Atheists and skeptics often ask Christians under what conditions they would give up their faith. In this video, I point out what is right and what is wrong with that question.
Can you be a Christian if you doubt?
I grew up in a Christian tradition that greatly valued the certainty of one’s convictions: the “man of faith” was the one who fully trusted God, not the one who doubted. As a result, I came to believe that doubt is the enemy of faith. But is that really true?
Conversations with Radical Doubt Part 1: How do you refute skepticism?
A few years ago I was contacted by a self-described skeptic seeking counsel. He was in a sorry state, epistemically speaking. Indeed, he doubted that he had any knowledge at all and was seeking aid in terms of a refutation of his skepticism. He was troubled by his deep and abiding doubts and was seeking […]
What’s wrong with this atheist meme?
A couple people told me they found my last run at this meme too cryptic. So I decided to delete my cryptic post and take another run at the meme to explain the problem. Let’s start with the meme: pic.twitter.com/EobVBLtTPO — Atheist Republic (@AtheistRepublic) September 9, 2017 Interpreting the Meme Let’s begin with the church […]
For the umpteenth time, certainty is not the problem
Epistemic humility is popular theses days. All things considered, that’s a good thing: it’s good to be epistemically humble. That forces you to keep in mind that you don’t know everything and to contemplate the fact that you could be wrong. On the downside, many people seem to believe that being epistemically humble entails taking […]
Exercises in Missing the Point: A Response to Counter Apologist’s Scorched Earth Review
I recently preached a sermon on faith and evidence and while it received a warm reception in the comments section of my blog, apparently the feelings were not universal: an absolutely scathing review was posted just today by the generally amiable Counter Apologist (henceforth CA). How scathing? Consider his opening (f-bomb and all). CA says of my sermon: “It […]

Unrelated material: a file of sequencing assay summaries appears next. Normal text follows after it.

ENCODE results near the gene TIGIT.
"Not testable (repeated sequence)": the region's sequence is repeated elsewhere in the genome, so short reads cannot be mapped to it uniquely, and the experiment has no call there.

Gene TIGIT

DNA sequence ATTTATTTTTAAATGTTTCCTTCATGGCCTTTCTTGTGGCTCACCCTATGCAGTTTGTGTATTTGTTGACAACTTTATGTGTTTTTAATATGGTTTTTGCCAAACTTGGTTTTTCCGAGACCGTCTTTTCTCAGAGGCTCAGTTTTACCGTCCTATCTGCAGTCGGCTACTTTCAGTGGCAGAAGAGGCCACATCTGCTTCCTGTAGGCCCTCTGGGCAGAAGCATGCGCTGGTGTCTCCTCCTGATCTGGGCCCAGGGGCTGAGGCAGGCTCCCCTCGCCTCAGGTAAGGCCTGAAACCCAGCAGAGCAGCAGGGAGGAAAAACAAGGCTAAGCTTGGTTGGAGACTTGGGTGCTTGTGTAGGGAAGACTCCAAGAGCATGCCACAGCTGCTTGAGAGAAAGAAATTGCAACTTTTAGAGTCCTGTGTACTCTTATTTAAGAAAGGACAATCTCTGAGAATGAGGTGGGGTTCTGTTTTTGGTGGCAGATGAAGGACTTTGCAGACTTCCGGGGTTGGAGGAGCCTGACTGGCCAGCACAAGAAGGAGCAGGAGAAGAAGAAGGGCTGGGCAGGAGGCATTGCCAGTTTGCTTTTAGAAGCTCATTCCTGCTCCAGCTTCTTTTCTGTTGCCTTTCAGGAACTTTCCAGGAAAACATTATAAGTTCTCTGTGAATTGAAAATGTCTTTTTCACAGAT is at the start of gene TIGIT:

On Rejecting Expert Consensus: Don’t Blame Donald Trump
As of this evening, Donald Trump continues to challenge the consensus of 17 security agencies that the Russians were behind the DNC hacking to the end of influencing the 2016 election. Why does Trump deny this? Here’s his latest tweet: Need it be said that this is a foolish tweet? Trump knows nothing about the […]
Is there a better way to know than science?
A reader named “Oliver” posted the following questions in the thread to my article: “How the British Humanist Association undermines Humanism“: “Is there a better, more reliable, way of knowing what is and isn’t true than the scientific method? If so, can you describe it?” The first, relatively minor problem with the question is that […]
We’re not laying pipe! We’re talking about poetry.
There is a famous scene in “Dead Poet’s Society” where the teacher, Mr. Keating, deconstructs the introduction to his students’ poetry textbook. That introduction advises how to examine the worth of every poem mathematically by charting each poem on a graph relative to a set of objective, measurable properties. Mr. Keating balks at the very idea: […]
In fact, you don’t know everything: A lesson from John Loftus
The other day in his article “Daniel Dennett on Four Steps to Arguing Intelligently,” John Loftus made the following claim: “Most of the time I deal with the arguments of believers respectfully until it appears they are unwilling to think. Sometimes I can spot them quickly, on the first comment here. They will mindlessly quote-mine […]
Here comes the Sensus Divinitatis again!
One of my readers, Nate, offered a formidable response to my article “God and the Burden of Proof” which I’ve reposted below because (1) it’s too long for a comment thread, (2) it pushes the debate forward and (3) it’s well written. Following the comment I offer my own brief response. Nate’s comment is rendered […]
Can the saved lose their salvation?
The other day one of my readers, John, asked me to share my views on “whether or not someone who has had a genuine salvific experience can subsequently lose their salvation.” As you might have guessed, much depends on what one means by “a genuine salvific experience”. One could define it in many ways. Let’s go with […]
Atheists have lots of religious beliefs, and why it matters
It is very common these days to hear atheists (skeptics, agnostics, free thinkers, humanists, apatheists, antitheists, etc…) insisting that people who have “religious beliefs” have some special epistemic burden, some particular justification threshold, that they must meet in order to hold those beliefs rationally. It goes without saying that the folks (the atheists et al) […]
The Problem of Testimonial Underdetermination
One of our commenters, Nate, is a professional philosopher. And his comments reflect the fact. In the comment thread of “Testimony, God, and, er, a glass of milk” he offered an extended quote which is worth highlighting on the main stage. Please note that I’ve changed Nate’s text to red, I’ve added boldface in a couple […]